Xi Jinping announces biodiversity fund to help developing nations protect nature

The Chinese president called on other donor countries to contribute to the $230 million fund for biodiversity at Kunming talks

The red panda, native to southwestern China, is listed as endangered on the IUCN red list as its population continues to decrease around the world. (Photo: Mathias Appel/Flickr)


China will establish an international fund to support biodiversity protection in developing countries, president Xi Jinping told the opening high-level session of UN biodiversity talks on Tuesday.

Xi announced the ¥1.5 billion ($230 million) Kunming Biodiversity Fund to help implement a new framework for protecting nature this decade. He called on other countries to contribute to the fund.

China is presiding over critical UN Convention on Biological Diversity talks, known as Cop15. Countries are negotiating a set of targets and objectives to prevent the destruction of the Earth’s plants and wildlife by 2030. The agreement, which has been compared to the Paris Agreement for nature, is expected to be finalised in Kunming, China, in April-May next year.

“The new environmental protection targets we set need to be ambitious, on the one hand, and pragmatic and balanced on the other, so as to make the global environmental governance system fairer and more equitable,” Xi told the meeting in Kunming via video link.

“Faced with the dual tasks of economic recovery and environmental protection, developing countries need help and support,” he said.

Xi further announced the creation of national parks covering an area of 230,000 square kilometers.

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In a statement, Greenpeace East Asia said the Kunming Biodiversity Fund “should jump start an urgently needed conversation on biodiversity finance”, adding that “Cop15 needs to see donor countries from the developed world contributing in this regard”.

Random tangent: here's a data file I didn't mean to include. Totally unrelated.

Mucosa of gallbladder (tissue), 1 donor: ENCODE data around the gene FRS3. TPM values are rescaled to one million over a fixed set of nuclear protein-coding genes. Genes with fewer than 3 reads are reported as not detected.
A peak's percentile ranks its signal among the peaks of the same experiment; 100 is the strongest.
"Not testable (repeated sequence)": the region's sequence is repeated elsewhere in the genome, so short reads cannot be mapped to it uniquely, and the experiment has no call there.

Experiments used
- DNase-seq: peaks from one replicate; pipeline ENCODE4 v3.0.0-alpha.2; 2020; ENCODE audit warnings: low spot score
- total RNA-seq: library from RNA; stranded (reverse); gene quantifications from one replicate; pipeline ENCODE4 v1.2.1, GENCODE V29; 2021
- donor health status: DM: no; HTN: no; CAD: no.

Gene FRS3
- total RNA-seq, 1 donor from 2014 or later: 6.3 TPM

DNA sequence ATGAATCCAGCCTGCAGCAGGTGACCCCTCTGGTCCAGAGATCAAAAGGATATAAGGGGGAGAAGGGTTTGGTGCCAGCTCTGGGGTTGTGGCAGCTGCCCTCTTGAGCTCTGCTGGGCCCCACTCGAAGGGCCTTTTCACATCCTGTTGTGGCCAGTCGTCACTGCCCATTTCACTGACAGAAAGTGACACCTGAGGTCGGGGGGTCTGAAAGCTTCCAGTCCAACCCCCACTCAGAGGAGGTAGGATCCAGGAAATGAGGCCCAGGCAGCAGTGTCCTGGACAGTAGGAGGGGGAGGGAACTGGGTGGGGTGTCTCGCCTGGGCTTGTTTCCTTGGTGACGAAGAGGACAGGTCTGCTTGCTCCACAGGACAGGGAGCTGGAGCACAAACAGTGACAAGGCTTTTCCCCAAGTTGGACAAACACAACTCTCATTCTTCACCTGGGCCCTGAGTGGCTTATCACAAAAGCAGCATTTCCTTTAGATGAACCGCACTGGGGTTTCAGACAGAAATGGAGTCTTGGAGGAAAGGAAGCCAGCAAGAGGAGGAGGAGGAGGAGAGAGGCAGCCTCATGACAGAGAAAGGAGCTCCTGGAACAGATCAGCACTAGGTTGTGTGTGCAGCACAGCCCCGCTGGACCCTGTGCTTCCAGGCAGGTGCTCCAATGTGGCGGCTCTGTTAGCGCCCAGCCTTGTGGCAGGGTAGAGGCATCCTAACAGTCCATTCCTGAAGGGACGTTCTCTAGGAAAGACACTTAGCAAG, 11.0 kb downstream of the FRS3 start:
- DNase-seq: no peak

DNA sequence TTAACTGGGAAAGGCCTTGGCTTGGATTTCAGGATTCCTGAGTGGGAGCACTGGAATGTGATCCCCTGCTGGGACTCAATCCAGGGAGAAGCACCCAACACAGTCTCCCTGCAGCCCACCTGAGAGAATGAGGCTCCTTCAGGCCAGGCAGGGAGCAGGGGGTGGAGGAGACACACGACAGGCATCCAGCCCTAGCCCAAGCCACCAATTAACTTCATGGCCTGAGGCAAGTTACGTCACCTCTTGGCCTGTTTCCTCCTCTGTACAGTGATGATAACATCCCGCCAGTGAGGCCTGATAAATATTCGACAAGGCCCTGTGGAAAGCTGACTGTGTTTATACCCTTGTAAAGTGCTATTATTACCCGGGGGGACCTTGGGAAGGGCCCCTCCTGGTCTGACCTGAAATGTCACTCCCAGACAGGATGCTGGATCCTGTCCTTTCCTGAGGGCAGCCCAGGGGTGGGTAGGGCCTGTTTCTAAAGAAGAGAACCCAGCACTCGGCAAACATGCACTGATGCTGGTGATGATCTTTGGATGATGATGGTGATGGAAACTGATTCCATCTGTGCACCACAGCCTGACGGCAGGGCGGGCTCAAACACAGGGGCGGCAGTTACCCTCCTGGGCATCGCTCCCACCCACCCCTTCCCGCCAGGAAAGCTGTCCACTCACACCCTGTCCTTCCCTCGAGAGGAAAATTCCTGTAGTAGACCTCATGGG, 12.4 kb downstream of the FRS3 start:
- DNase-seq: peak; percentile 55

“Finance and a strong implementation mechanism should be the biggest legacy of China’s CBD presidency. Our planet needs not just another set of targets on paper, but their actual fulfilment.”

Greenpeace welcomed the establishment of national parks. “China’s domestic efforts in setting up natural reserve systems should help it to spearhead the march towards a goal to protect 30% of land by 2030” – one of the global targets up for negotiation.

There was no climate announcement but President Xi said China “will release implementation plans for peaking carbon dioxide emissions in key areas and sectors as well as a series of supporting measures”.

As part of the G20, Beijing signed a ministerial statement in July stating that it intended “to update or communicate an ambitious [2030 climate plan] by Cop26” but it is yet to do so, with three weeks to the UN climate summit in Glasgow, UK.

Xi made no mention of when these plans will be published. Li Shuo, a long-standing observer of China in the climate talks, told Climate Home News the timing for their release remains “very unclear” but “the good news is it will be out before Cop, so we only have less than 20 days”.

Read more on: China | Climate politics | COP26 | Nature | UN climate talks